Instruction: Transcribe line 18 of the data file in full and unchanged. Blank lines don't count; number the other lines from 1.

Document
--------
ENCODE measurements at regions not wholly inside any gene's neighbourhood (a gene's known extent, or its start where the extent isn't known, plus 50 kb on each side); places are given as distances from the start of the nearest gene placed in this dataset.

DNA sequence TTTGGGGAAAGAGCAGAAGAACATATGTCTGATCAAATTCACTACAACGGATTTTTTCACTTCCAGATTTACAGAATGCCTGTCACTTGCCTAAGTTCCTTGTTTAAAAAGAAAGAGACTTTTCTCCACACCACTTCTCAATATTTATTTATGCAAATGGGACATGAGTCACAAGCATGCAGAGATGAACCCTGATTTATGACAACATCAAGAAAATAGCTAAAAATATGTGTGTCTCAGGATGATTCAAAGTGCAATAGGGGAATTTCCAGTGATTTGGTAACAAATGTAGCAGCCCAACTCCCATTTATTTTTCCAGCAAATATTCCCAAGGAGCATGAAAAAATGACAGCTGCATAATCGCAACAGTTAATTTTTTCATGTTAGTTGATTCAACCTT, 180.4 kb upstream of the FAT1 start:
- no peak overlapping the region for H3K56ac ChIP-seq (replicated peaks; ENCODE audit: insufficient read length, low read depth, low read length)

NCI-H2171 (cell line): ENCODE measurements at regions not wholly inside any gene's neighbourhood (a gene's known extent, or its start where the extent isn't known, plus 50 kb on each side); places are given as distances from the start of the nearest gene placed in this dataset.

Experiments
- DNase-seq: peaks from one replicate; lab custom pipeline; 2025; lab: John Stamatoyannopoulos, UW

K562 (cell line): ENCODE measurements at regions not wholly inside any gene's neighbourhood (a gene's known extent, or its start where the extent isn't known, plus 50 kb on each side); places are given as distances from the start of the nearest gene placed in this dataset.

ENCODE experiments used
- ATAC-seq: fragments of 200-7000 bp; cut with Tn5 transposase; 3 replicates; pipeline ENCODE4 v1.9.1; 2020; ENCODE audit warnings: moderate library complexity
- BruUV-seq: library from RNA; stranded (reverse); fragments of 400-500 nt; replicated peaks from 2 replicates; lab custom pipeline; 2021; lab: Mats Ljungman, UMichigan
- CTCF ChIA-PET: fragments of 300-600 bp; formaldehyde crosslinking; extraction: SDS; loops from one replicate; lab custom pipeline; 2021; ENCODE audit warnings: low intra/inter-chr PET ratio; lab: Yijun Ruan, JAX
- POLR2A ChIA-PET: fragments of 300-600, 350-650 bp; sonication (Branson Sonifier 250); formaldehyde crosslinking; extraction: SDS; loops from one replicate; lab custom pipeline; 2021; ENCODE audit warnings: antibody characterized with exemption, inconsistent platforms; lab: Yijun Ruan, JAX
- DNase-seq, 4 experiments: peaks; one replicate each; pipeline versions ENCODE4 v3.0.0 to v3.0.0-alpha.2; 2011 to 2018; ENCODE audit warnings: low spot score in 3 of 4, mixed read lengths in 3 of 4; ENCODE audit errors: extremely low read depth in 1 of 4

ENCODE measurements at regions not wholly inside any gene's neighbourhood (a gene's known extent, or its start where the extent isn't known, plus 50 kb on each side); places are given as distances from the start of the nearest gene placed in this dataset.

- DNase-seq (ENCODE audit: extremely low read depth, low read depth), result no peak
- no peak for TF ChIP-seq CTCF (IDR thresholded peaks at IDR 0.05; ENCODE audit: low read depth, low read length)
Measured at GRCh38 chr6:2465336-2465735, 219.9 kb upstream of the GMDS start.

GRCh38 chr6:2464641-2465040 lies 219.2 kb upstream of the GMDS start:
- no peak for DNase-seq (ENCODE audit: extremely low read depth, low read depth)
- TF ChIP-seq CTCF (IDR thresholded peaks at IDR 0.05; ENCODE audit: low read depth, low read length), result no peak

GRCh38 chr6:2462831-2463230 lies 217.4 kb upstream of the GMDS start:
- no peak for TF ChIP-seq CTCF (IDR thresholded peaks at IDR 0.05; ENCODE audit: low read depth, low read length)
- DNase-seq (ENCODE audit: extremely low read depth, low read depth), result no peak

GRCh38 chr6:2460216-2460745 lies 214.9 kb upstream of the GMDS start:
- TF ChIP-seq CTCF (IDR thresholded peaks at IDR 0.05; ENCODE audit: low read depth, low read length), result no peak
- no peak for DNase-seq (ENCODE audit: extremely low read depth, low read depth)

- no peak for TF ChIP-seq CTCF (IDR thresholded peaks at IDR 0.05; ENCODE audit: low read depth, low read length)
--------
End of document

GRCh38 chr6:2464641-2465040 lies 219.2 kb upstream of the GMDS start: